Car dealership customers can surprise you, says Todd Skelton, president and CEO of the Prime Automotive Group that runs 56 stores in New York, New Jersey and greater New England.
He gives this example of unexpected consumer behavior:
When COVID-19 hit, Prime rushed to put together a program of going to customers’ homes so they needn’t go to the dealership during the pandemic.
“We suggested to customers that we come to them,” says Skelton. “But they still wanted to come to the dealership. Seventy-five percent wanted to test drive cars.”
His takeaway is that digital automotive retailing is gaining traction, but the physical dealership still plays a vital role.
“Fewer than 10% want to transact without any human interaction,” he says during a session entitled “The New Role of Brick and Mortar” at the Automotive Retail 2021 conference hosted by Reuters.
“Listen, these aren’t Amazon products,” he says of vehicles. “People want to come in and spend meaningful time at the dealership.”
But their prior online shopping, researching, inventory viewing and the like help prevent their dealership visit from seeming like they are trapped in time.
Prime Automotive can keep the visit to about 35 minutes, Skelton says. “They come in, ask a few questions, finish up and drive off.”
He calls it “the new brick-and-mortar.” The shopping experience becomes greater than the sum of its digital and physical parts.
“People aren’t afraid to come in; they just don’t want to spend three to four hours at the dealership,” says Skelton (pictured below, left). “As an industry, we’ve been talking about that for years.”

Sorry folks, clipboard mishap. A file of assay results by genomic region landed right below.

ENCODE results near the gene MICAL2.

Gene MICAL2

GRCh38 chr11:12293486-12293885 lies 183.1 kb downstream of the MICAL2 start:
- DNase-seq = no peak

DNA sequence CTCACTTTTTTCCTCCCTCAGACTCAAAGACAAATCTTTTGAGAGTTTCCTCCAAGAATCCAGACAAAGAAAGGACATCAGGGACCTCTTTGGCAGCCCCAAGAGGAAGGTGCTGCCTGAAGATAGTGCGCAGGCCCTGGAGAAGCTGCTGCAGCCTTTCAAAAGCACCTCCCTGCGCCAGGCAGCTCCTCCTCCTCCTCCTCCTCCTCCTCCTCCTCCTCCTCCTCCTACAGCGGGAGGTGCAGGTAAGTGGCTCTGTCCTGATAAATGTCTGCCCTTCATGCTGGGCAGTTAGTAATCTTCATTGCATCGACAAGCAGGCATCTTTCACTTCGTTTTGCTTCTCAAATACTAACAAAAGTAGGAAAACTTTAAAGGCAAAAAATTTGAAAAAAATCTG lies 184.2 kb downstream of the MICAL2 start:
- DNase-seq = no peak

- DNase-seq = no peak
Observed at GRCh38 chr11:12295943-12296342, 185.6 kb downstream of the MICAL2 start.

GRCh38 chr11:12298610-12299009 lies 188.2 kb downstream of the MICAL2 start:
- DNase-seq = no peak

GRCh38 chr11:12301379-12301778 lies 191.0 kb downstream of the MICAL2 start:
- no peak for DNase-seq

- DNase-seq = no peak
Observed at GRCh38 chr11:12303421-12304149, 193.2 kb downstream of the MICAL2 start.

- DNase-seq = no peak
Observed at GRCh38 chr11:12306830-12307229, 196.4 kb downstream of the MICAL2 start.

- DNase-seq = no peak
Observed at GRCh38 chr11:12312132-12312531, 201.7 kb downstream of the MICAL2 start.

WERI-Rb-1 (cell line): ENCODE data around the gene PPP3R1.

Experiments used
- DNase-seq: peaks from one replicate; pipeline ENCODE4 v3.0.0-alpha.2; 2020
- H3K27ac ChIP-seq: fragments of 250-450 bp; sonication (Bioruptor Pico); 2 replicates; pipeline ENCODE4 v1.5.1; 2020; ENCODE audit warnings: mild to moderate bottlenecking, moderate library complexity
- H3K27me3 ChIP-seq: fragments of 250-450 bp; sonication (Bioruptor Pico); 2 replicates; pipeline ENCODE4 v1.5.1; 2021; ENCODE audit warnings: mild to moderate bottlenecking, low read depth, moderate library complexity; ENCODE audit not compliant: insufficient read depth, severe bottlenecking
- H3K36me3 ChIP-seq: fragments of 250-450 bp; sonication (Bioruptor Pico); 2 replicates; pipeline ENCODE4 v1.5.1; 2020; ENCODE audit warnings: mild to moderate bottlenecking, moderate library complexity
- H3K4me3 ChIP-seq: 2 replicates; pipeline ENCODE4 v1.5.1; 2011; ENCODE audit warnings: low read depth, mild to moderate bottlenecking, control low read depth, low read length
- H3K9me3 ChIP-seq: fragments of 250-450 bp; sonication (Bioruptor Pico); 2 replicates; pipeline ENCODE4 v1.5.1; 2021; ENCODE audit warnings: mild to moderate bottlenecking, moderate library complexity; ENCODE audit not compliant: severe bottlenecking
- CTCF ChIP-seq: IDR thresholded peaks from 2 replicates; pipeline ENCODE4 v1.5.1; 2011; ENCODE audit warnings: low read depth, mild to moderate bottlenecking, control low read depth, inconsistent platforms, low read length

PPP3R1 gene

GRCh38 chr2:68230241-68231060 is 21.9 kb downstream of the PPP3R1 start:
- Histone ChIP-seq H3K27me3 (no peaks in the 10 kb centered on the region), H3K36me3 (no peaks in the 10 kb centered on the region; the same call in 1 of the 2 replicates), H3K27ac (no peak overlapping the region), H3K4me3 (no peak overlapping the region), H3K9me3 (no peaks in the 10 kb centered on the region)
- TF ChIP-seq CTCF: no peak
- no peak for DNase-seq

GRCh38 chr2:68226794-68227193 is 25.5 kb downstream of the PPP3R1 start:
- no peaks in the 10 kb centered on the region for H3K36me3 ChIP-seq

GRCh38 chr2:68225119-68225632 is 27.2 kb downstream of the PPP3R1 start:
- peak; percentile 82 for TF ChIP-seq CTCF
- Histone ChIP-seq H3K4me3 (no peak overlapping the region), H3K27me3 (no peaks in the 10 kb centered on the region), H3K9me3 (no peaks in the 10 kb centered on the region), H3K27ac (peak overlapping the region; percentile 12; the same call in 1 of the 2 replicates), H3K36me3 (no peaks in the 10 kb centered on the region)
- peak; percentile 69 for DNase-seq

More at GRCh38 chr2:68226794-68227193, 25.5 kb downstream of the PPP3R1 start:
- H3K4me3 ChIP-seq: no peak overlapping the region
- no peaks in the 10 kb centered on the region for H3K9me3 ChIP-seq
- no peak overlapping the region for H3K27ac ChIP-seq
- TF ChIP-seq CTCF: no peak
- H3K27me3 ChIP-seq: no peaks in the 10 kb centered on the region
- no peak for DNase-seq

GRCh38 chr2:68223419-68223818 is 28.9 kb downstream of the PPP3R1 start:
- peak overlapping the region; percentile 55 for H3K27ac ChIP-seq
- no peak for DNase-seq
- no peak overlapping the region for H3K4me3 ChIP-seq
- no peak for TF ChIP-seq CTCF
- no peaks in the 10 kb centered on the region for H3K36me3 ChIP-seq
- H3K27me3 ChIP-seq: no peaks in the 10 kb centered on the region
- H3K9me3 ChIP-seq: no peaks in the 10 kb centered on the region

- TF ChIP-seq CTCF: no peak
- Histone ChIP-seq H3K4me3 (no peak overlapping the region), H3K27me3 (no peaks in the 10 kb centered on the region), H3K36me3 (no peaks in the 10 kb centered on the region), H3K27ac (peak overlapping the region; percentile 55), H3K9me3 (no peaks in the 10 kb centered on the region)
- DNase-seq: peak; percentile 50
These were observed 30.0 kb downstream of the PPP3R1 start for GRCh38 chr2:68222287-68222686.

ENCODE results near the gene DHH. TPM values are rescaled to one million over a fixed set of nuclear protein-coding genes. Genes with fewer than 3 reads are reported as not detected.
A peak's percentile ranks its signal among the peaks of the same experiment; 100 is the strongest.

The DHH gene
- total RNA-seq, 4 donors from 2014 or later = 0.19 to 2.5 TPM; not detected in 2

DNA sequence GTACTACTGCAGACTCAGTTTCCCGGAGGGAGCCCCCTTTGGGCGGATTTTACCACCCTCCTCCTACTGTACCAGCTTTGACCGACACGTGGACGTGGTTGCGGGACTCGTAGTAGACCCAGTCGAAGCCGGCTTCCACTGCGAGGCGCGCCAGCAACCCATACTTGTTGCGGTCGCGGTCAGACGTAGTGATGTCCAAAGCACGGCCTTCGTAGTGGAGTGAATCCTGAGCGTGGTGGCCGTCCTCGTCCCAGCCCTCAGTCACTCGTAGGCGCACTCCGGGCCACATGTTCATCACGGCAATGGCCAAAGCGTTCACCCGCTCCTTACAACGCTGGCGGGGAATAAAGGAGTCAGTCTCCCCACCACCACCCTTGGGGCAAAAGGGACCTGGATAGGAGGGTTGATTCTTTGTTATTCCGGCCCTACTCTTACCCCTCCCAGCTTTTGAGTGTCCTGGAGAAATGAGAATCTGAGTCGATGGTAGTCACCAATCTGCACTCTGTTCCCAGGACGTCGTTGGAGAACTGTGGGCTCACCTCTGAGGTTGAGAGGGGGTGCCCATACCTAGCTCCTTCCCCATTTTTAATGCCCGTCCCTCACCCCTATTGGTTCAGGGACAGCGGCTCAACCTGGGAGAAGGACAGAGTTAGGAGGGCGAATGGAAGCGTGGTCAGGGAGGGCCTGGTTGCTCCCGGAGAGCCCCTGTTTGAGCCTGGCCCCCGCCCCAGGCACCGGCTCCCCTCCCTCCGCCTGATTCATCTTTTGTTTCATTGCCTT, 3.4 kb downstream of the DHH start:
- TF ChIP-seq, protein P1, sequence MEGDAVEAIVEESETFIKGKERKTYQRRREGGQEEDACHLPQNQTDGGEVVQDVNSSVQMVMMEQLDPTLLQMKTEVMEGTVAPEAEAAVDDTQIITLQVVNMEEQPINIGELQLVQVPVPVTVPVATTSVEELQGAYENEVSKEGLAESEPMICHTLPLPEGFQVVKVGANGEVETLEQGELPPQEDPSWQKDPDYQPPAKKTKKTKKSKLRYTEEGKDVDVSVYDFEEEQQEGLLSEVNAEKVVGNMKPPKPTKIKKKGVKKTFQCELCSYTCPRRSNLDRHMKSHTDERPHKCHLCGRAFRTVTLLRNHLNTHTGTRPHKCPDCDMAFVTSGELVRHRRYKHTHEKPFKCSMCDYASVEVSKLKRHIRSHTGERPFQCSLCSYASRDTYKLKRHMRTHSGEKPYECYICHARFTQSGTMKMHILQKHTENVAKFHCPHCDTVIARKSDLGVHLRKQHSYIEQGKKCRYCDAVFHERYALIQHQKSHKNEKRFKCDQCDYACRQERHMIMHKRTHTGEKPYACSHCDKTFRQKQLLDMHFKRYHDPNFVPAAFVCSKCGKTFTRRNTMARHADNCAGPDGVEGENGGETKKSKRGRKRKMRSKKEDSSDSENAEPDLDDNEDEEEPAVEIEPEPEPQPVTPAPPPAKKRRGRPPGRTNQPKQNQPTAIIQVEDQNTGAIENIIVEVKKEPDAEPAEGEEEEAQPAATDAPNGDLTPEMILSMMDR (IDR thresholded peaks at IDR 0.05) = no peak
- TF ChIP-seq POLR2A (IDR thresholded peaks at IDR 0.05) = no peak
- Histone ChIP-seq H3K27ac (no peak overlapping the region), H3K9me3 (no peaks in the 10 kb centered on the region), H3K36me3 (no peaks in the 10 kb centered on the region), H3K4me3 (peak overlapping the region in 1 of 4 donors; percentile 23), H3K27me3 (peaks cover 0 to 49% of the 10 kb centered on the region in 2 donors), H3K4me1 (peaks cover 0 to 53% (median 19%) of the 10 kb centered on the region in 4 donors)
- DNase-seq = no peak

All dealerships need to offer customers digital tools, he says, conceding used-car dealership chain Carvana has the best.
But he’s not convinced every dealership should emulate Carvana. “You just don’t want tools that are clunky. We need tools that walk people through until they decide to come to the store.
“Everyone talks about digital tools, but we should focus on process, especially one that picks up at the store where the customer left off online.”
The “price of entry” for digital auto retailing is to offer tools and functionality “that the customer wants and feels comfortable using,” he says. “But most importantly, the process has to be rock solid when the customer contacts the dealership, whether by email, phone or in person.”
For auto sales, 2020 was an off year (14.5 million deliveries compared with 17 million in 2019). The trough months of March and April were miserable because of COVID issues. But sales picked up later in the year.
Citing the current demand for vehicles, Skelton predicts 2021 “will be an incredible year for the auto business.”
Steve Finlay is a retired WardsAuto senior editor. He can be reached at [email protected].